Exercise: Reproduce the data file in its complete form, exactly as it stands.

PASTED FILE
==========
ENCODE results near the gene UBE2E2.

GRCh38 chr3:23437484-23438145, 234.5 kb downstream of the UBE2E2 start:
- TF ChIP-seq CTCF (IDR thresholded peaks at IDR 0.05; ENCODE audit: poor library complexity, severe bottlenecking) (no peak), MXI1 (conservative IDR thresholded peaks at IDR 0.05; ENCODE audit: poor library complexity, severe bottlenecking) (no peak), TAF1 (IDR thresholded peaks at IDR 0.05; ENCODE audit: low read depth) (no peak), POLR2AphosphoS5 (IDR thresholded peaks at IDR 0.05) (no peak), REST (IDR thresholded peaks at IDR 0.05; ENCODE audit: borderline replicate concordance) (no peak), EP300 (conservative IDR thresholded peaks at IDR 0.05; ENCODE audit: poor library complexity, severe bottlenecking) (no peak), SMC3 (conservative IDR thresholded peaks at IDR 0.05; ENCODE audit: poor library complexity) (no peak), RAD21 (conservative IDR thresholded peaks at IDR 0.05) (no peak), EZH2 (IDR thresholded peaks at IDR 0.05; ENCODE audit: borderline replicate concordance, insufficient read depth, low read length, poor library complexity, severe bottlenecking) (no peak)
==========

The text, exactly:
ENCODE results near the gene UBE2E2.

GRCh38 chr3:23437484-23438145, 234.5 kb downstream of the UBE2E2 start:
- TF ChIP-seq CTCF (IDR thresholded peaks at IDR 0.05; ENCODE audit: poor library complexity, severe bottlenecking) (no peak), MXI1 (conservative IDR thresholded peaks at IDR 0.05; ENCODE audit: poor library complexity, severe bottlenecking) (no peak), TAF1 (IDR thresholded peaks at IDR 0.05; ENCODE audit: low read depth) (no peak), POLR2AphosphoS5 (IDR thresholded peaks at IDR 0.05) (no peak), REST (IDR thresholded peaks at IDR 0.05; ENCODE audit: borderline replicate concordance) (no peak), EP300 (conservative IDR thresholded peaks at IDR 0.05; ENCODE audit: poor library complexity, severe bottlenecking) (no peak), SMC3 (conservative IDR thresholded peaks at IDR 0.05; ENCODE audit: poor library complexity) (no peak), RAD21 (conservative IDR thresholded peaks at IDR 0.05) (no peak), EZH2 (IDR thresholded peaks at IDR 0.05; ENCODE audit: borderline replicate concordance, insufficient read depth, low read length, poor library complexity, severe bottlenecking) (no peak)